It would be nice to say that this book breaks new ground and presents fresh urban legends for the 21st century. Sadly it doesn’t; what we get are the same old favourites, - you know - the hook, the phantom hitchhiker, the spider in the hairdo, the Mexican rat, etc., etc. There are variant tellings and often the history of the story is traced, but after a while these same old stories begin to pall.
It’s not as if there are no new urban legends out there. 9/11 must have produced many, but only a handful of such stories are presented here. There are a variety of other tales which often fail to reach these anthologies; for example just the day before reading this, as I was eating lunch in the pub I overheard a guy at the next table going on to his mates about how he never eats at McDonalds because the profits go straight to the IRA, a tale which surfaced at the time of the Warrington bomb back in 1993.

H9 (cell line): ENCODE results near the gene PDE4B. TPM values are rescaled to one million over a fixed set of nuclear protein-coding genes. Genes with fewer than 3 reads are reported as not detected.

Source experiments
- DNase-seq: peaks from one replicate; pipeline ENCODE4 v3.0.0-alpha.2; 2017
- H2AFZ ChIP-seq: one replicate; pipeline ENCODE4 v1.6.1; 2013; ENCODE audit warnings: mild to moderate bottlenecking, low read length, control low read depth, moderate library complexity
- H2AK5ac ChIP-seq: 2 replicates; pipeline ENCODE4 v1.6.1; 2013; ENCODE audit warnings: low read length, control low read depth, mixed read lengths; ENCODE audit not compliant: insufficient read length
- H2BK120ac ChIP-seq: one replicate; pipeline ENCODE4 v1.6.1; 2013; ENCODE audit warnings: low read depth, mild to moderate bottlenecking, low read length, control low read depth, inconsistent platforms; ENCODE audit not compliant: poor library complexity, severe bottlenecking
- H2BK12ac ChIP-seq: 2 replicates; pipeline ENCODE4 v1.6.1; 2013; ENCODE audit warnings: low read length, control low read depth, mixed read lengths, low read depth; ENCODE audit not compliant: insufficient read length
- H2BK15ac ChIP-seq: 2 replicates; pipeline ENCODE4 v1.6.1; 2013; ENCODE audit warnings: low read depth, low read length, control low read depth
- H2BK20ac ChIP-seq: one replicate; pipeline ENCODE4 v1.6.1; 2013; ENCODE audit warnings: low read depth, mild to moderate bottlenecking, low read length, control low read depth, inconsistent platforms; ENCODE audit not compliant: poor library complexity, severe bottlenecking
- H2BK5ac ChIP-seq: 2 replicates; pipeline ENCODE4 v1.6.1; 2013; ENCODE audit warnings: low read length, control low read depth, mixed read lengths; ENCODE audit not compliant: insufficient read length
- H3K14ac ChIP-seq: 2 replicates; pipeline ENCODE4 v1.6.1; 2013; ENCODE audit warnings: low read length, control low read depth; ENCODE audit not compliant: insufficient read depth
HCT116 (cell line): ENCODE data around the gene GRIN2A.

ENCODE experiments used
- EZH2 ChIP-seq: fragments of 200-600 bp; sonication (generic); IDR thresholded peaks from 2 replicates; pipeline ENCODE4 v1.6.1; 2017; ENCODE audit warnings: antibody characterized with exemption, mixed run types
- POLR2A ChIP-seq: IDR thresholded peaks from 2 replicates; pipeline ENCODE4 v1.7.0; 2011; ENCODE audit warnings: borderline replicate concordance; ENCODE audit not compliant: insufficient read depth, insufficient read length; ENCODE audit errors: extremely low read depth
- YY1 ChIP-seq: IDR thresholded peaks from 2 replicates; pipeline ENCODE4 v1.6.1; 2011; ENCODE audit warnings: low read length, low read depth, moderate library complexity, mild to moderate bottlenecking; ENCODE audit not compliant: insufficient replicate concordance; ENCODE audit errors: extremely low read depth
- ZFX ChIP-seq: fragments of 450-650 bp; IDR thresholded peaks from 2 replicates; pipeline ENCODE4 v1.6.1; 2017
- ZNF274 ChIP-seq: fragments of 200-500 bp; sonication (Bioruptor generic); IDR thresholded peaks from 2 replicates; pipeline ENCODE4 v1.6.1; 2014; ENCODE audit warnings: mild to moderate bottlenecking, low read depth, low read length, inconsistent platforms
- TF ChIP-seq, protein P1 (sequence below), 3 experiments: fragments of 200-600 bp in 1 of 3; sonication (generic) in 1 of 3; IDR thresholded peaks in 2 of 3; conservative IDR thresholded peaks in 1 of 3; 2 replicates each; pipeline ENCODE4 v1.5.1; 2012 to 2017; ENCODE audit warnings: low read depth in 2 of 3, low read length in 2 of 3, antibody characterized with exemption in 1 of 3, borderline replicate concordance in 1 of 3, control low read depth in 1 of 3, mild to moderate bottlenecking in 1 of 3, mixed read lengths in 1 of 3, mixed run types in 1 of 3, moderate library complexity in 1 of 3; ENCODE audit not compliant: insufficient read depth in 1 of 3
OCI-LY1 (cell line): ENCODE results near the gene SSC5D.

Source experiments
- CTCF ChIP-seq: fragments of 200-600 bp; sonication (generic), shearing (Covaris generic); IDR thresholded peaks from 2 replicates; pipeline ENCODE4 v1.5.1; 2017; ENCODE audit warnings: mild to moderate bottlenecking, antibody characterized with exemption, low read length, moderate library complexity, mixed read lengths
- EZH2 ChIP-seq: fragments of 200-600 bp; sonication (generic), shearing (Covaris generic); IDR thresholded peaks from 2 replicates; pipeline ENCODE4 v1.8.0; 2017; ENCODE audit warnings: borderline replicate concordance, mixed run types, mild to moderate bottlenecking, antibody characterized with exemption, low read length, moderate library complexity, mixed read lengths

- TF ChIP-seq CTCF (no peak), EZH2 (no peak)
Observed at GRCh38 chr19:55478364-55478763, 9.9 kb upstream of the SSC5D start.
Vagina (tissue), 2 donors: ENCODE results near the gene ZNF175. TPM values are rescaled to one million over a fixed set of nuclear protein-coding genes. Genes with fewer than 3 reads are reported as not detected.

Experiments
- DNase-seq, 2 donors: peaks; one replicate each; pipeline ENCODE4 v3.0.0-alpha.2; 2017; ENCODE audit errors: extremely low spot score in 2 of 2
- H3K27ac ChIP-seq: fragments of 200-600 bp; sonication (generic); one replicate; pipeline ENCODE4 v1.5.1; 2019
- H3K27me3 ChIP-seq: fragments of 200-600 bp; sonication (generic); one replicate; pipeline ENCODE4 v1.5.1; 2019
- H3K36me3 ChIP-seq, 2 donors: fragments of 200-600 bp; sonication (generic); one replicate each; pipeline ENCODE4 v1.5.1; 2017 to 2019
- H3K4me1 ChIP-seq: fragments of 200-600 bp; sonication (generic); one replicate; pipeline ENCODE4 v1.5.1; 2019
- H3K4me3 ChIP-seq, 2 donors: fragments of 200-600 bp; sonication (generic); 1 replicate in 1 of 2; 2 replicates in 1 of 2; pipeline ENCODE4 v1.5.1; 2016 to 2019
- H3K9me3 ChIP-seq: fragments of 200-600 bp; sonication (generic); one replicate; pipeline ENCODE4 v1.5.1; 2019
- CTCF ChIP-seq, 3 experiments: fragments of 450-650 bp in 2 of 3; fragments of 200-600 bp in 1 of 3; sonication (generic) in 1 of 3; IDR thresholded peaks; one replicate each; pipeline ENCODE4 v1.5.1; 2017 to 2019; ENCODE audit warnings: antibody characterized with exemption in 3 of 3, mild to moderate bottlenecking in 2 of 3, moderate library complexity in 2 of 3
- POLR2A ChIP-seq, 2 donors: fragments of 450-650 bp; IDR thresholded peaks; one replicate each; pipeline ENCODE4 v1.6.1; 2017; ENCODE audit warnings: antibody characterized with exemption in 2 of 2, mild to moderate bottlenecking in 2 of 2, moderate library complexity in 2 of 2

Tales like that of McDonald's funding the IRA are stories which people actually believe in, and which are presented as really true. Does anyone really believe that the tale of the courting couple and the escaped maniac ever happened. Tales like this are surely falling from the world of urban legend into that of the sick joke or teenage scare story. On the other hand Brunvand is too quick to dismiss tales of people having serious crush injuries who will die if the crushing object is released, and are given mobile phones to ring home. Sadly people in serious accidents may well be kept alive only because the wreckage or whatever acts as a tourniquet. When released the victim faces double jeopardy of massive haemorrhage and/or their body becoming flooded by toxic chemicals from the crush injury. -- Peter Rogerson, from Magonia Supplement 25, May 2005.